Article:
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Several questions on Superinfection
Dec 9, 2007

I have tons of questions on superinfection... so I decided to go to the PROs!

1- Are there any documented cases of Superinfection in people currently taking medications?. I have been reading a lot about superinfection on your website, but I cannot find a documented case where the person was currently on medications. All articles say the people superinfected were not on medications or they were and they stopped during the time where superinfection occurred.

2- Are medications like Atripla (since it is supposed to attack the virus at different stages) better at preventing a superinfection?

3- Since Atripla is a combination of 3 medications. Is the only way to be superinfected while on Atripla, to be exposed to a virus that is resistant to all 3 medications? or are there other factors to take into consideration?

Thank you for your hard work and for all your support!

Response from Dr. Sherer

Yes, superinfection has been documented involving individuals on treatment.

In general, superinfection is less likely when the individual on treatment has a viral load below the level of detection, but the risk of transmission is not zero, i.e. transmission can occur even when the viral load is below detection. This is due to the fact that the impact of treatment on virus in the blood differs from its impact on virus in sequestered sites such as the gonads and the central nervous system. Individuals with excellent control of viral replication in their blood do not necessarily have the same level of control of virus in the genital tract. At present, the available evidence suggests that any effective ART regimen - whether it is Atripla or another - has a positive impact on the reduction of the risk of transmission. Atripla is not superior to other regimens in this regard.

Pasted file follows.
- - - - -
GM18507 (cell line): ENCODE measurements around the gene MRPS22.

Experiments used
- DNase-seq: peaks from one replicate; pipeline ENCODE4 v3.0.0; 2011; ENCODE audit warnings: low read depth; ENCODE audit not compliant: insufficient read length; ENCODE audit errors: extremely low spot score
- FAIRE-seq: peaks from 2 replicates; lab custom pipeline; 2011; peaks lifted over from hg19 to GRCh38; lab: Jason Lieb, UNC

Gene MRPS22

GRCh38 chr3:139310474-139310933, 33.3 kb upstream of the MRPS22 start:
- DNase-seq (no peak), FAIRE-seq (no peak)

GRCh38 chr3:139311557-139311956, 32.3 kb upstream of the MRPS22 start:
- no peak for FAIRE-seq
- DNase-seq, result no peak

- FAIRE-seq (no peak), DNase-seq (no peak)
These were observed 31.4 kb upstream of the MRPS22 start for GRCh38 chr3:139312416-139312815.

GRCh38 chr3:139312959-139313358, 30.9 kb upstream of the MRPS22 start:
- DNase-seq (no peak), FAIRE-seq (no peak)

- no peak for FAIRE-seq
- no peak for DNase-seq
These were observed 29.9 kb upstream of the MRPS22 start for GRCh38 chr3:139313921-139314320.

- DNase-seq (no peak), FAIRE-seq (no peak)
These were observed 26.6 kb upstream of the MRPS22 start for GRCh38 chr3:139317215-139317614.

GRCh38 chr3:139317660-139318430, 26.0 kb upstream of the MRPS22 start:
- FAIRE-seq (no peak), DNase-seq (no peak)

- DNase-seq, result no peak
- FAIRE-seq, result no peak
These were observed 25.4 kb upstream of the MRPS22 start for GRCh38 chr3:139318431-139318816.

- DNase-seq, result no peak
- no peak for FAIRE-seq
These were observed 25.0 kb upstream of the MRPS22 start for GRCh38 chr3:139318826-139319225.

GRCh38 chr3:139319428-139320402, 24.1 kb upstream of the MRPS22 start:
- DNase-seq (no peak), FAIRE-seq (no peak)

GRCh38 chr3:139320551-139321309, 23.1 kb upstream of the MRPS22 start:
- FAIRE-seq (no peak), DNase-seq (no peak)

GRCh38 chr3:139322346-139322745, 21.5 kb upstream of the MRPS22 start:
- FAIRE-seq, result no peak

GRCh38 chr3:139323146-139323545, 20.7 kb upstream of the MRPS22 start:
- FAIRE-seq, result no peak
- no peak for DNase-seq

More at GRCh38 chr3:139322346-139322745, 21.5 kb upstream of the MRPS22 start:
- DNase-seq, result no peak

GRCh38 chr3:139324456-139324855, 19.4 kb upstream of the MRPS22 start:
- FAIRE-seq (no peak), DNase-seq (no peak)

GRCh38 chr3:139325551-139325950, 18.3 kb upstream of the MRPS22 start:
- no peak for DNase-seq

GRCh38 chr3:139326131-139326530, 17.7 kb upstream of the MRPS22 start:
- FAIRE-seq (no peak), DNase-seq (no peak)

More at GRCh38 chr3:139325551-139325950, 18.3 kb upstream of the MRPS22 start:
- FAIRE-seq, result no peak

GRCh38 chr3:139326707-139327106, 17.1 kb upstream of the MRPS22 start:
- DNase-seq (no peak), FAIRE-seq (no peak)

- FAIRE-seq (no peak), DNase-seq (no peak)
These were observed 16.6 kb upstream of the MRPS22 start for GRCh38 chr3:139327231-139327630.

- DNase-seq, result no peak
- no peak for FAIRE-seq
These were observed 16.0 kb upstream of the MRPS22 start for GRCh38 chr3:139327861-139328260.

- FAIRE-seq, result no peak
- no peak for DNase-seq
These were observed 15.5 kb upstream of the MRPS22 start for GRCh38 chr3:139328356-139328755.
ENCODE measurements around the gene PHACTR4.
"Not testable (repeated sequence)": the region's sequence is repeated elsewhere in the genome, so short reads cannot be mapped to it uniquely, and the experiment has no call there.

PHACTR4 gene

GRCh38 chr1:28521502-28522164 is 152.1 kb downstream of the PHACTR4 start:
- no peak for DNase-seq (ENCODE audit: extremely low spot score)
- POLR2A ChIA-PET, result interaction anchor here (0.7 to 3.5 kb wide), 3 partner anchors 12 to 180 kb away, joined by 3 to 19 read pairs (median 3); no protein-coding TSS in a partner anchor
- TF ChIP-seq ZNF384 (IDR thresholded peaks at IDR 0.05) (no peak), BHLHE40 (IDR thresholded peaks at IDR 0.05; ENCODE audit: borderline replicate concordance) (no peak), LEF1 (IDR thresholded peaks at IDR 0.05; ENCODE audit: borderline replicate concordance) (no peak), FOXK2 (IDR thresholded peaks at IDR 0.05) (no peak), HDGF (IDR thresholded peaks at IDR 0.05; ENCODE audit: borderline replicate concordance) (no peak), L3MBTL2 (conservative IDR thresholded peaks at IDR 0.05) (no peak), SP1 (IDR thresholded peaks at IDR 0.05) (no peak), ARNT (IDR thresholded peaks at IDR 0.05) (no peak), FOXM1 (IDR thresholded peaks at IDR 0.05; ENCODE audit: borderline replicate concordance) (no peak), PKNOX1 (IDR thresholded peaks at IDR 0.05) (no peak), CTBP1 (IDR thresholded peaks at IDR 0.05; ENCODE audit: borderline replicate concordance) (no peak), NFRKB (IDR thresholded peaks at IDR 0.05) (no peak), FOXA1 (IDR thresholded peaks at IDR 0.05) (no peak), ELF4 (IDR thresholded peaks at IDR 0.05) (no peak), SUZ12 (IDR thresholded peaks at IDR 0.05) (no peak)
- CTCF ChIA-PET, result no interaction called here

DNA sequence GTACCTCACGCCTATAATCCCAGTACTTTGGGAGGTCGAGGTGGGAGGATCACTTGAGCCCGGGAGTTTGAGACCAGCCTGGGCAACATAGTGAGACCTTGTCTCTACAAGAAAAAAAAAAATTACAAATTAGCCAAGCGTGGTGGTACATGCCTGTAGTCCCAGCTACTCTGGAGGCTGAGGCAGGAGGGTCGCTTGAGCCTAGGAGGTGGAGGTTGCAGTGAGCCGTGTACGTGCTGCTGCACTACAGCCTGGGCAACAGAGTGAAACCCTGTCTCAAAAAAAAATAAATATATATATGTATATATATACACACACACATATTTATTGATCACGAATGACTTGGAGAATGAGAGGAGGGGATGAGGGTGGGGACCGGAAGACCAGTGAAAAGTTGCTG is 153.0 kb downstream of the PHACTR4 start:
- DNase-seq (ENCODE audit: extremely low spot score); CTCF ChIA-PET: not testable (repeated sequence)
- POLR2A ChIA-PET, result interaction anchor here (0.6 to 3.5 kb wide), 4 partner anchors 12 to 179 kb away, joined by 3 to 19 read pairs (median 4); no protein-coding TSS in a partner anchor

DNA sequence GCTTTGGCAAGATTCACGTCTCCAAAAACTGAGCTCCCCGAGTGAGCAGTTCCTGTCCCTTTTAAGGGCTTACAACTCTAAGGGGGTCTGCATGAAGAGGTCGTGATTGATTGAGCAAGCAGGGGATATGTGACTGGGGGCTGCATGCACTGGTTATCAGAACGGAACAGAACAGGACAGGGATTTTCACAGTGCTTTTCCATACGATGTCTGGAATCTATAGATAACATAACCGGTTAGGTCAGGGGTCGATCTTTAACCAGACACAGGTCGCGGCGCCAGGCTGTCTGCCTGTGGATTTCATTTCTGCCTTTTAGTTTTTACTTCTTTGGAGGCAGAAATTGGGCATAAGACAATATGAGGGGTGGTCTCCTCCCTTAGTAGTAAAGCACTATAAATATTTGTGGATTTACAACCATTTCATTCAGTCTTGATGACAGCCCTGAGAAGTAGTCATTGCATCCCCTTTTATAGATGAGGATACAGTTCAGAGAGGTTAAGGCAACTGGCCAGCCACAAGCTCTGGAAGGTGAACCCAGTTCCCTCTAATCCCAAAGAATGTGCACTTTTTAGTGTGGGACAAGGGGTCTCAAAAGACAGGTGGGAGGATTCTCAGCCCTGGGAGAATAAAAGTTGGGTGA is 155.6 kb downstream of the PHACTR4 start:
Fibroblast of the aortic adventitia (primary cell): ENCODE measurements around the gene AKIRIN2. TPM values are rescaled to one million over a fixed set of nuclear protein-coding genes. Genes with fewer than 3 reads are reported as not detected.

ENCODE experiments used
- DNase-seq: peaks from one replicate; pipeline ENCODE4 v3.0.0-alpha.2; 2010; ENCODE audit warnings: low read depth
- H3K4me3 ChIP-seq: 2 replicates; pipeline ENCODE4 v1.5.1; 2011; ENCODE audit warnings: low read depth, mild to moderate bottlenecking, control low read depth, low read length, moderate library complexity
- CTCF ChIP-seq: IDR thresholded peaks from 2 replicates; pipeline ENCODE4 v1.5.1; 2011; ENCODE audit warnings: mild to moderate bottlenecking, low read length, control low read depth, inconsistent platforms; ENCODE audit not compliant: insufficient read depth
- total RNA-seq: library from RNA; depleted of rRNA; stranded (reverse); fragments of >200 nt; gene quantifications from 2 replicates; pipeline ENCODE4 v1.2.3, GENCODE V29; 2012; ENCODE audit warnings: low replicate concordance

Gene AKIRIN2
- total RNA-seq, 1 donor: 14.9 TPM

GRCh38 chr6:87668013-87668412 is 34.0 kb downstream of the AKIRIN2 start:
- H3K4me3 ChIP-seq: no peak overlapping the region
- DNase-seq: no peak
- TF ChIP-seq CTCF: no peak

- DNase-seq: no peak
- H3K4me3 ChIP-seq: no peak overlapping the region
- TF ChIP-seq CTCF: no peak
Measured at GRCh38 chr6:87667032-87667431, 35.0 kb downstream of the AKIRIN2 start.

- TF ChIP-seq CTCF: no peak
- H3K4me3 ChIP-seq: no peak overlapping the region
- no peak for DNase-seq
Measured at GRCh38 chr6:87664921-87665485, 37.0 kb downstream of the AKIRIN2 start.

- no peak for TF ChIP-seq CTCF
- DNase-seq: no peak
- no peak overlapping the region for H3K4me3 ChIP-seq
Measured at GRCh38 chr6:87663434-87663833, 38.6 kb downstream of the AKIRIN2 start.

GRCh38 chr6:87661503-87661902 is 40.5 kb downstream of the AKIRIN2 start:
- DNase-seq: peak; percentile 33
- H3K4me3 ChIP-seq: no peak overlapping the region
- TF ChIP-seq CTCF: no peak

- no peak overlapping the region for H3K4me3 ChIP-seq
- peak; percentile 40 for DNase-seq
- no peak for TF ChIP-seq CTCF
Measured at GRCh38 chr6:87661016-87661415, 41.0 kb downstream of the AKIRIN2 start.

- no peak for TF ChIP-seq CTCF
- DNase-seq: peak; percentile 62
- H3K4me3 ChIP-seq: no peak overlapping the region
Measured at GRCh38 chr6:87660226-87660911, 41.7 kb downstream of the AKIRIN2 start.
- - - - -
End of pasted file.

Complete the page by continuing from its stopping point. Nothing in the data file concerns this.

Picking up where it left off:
The answers to your last question are that the presence of resistance to one or more of the drugs in Atripla would increase the likelihood of superinfection, but that is not the only important factor, as noted above.

My approach to the potential risk of superinfection is to offer as much information as possible to patients so they can make their own informed judgments. I they ask what I think they should do, I encourage continuing safer sex practices, i.e. sex with latex, as the best way to prevent transmission and superinfection with resistant virus. I offer the evidence that transmission is far less likely when individuals are on treatment and fully suppressed, and that this is another important reason to practice excellent adherence and to take every dose of ART as prescribed, in order to further reduce the risk of transmission.

I have had HIV+ couples in my practice who chose to accept the risk of superinfection and have sex without latex, and I accept that and offer what further assistance I can, even as I discourage the decision.

Finally, I urge you to take your questions and concerns to your doctor and discuss them fully, along with these suggestions.


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